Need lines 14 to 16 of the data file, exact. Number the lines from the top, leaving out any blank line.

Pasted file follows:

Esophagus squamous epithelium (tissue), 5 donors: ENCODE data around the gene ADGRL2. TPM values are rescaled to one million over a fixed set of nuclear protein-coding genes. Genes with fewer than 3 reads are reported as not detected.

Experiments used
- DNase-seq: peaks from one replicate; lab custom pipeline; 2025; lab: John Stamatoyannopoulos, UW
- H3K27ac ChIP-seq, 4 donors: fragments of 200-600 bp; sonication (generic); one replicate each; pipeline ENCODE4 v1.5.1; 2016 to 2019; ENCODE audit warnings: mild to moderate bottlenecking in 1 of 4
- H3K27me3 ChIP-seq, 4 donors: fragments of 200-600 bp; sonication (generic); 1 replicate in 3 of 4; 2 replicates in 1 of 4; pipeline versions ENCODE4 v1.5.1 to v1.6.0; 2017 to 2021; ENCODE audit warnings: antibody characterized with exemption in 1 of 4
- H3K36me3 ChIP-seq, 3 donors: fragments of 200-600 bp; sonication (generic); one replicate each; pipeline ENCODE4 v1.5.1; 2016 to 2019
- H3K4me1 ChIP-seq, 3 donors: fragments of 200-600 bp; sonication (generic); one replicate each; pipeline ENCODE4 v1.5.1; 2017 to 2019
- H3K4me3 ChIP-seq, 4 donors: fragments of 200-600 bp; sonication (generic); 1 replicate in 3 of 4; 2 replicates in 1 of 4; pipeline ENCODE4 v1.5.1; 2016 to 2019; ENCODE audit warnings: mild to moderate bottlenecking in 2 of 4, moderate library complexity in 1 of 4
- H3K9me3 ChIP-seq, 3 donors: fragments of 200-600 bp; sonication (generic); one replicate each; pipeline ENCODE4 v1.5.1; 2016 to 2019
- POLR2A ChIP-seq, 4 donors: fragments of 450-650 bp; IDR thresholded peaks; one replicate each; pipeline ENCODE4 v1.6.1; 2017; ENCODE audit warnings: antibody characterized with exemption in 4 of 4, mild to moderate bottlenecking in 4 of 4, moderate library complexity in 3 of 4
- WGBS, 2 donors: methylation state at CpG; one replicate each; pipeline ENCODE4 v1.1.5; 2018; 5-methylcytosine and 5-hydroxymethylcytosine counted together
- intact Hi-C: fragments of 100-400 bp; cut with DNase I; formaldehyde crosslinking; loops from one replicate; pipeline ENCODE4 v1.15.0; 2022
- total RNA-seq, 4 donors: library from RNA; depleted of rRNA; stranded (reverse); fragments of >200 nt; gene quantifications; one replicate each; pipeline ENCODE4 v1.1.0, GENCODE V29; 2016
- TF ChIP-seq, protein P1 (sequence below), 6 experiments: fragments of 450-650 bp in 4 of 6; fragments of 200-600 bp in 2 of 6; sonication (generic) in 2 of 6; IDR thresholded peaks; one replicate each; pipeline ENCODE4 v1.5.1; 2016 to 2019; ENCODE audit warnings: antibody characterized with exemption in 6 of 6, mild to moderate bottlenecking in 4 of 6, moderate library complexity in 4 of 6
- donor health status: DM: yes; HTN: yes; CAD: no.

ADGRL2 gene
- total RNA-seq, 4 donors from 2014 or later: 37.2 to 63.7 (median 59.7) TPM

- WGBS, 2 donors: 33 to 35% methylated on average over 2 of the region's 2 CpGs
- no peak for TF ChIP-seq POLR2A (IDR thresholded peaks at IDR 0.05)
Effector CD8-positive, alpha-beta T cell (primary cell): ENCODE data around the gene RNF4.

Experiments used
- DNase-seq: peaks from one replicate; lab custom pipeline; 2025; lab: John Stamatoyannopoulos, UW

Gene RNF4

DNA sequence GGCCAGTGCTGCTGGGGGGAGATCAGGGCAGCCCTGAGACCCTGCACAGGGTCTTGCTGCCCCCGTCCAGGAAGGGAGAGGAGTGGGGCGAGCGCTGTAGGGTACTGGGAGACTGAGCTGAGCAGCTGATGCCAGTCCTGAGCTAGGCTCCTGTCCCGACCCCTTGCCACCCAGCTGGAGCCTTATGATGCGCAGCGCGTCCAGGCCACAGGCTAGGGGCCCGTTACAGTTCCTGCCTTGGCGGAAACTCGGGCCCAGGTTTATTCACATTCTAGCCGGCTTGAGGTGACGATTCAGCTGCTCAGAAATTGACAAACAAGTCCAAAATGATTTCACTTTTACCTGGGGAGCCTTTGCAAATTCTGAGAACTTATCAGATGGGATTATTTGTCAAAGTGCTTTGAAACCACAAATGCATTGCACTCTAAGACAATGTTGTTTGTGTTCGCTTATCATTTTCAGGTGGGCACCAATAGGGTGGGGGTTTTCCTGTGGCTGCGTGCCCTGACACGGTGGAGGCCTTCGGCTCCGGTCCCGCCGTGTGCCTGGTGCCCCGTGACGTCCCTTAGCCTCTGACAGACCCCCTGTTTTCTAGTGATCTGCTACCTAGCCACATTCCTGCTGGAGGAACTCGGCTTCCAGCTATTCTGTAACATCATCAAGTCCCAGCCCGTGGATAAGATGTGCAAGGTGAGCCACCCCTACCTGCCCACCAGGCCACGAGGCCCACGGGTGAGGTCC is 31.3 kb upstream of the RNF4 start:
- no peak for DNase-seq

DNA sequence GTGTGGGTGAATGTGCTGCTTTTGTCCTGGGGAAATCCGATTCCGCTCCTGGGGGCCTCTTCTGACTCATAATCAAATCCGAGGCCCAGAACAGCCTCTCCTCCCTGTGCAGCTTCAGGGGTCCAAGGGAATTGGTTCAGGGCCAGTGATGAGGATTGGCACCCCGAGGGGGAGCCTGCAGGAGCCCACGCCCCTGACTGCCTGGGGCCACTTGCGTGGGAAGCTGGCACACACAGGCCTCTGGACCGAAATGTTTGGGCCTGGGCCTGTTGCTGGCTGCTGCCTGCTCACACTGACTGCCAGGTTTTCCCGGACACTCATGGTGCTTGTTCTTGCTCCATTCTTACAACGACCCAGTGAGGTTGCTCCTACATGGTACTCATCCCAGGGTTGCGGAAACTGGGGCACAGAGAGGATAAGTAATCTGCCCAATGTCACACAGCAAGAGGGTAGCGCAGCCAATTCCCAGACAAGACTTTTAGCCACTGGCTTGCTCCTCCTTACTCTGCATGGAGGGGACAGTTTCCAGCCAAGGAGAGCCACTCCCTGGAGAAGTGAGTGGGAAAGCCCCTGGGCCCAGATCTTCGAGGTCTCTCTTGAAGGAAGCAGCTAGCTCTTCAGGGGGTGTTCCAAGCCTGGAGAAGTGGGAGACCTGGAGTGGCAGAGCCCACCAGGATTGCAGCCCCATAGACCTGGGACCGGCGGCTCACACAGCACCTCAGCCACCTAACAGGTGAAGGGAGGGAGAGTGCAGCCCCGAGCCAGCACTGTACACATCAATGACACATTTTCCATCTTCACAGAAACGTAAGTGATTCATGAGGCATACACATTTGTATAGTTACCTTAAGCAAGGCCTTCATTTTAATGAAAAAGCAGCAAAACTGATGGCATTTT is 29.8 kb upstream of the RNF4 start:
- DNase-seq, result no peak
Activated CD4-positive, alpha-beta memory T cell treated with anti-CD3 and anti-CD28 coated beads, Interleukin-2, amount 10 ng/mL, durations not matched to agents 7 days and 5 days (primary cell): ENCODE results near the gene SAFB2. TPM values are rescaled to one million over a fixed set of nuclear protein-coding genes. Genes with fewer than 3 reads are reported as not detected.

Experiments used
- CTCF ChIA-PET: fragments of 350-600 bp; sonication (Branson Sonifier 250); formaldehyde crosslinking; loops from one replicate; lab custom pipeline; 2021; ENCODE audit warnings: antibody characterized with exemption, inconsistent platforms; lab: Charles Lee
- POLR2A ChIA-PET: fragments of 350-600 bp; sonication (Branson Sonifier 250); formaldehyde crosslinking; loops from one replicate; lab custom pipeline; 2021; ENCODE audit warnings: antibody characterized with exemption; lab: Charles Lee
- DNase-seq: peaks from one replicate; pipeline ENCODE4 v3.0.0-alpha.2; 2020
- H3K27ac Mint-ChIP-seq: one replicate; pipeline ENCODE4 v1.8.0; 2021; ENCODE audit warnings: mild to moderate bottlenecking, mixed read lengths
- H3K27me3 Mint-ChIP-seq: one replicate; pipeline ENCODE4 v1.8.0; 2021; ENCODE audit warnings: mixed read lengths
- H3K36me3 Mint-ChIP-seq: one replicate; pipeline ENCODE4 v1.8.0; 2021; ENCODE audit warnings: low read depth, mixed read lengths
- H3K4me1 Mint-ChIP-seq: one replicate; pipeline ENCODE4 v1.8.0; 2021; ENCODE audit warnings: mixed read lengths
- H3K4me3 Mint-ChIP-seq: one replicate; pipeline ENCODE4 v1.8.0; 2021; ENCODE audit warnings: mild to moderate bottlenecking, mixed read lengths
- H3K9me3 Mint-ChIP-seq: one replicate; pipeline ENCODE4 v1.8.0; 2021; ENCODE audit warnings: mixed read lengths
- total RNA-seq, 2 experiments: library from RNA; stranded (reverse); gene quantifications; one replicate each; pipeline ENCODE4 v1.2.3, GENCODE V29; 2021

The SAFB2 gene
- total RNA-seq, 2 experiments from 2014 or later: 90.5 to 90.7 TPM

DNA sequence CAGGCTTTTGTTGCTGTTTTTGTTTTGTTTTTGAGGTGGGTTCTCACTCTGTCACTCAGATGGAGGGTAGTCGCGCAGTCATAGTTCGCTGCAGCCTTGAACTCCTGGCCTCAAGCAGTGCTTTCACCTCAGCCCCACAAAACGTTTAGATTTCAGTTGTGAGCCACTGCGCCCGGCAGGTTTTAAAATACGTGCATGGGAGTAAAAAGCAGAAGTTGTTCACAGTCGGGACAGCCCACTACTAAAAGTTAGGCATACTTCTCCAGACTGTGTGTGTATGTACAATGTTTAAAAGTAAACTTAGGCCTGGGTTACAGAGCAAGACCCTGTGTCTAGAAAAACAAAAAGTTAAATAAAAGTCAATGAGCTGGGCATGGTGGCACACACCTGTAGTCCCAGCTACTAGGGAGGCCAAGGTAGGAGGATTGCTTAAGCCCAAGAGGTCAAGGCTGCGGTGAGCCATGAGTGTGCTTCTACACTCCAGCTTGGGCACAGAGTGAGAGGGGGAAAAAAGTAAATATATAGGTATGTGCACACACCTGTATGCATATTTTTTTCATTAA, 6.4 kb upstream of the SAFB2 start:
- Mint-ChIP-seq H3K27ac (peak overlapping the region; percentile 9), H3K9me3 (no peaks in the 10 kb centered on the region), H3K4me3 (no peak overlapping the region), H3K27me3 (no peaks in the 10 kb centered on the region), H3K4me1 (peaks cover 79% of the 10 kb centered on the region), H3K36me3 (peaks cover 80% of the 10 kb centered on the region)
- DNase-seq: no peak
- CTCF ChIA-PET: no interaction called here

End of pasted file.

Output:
- TF ChIP-seq, protein P1 (sequence below), 6 experiments: fragments of 450-650 bp in 4 of 6; fragments of 200-600 bp in 2 of 6; sonication (generic) in 2 of 6; IDR thresholded peaks; one replicate each; pipeline ENCODE4 v1.5.1; 2016 to 2019; ENCODE audit warnings: antibody characterized with exemption in 6 of 6, mild to moderate bottlenecking in 4 of 6, moderate library complexity in 4 of 6
- donor health status: DM: yes; HTN: yes; CAD: no.

ADGRL2 gene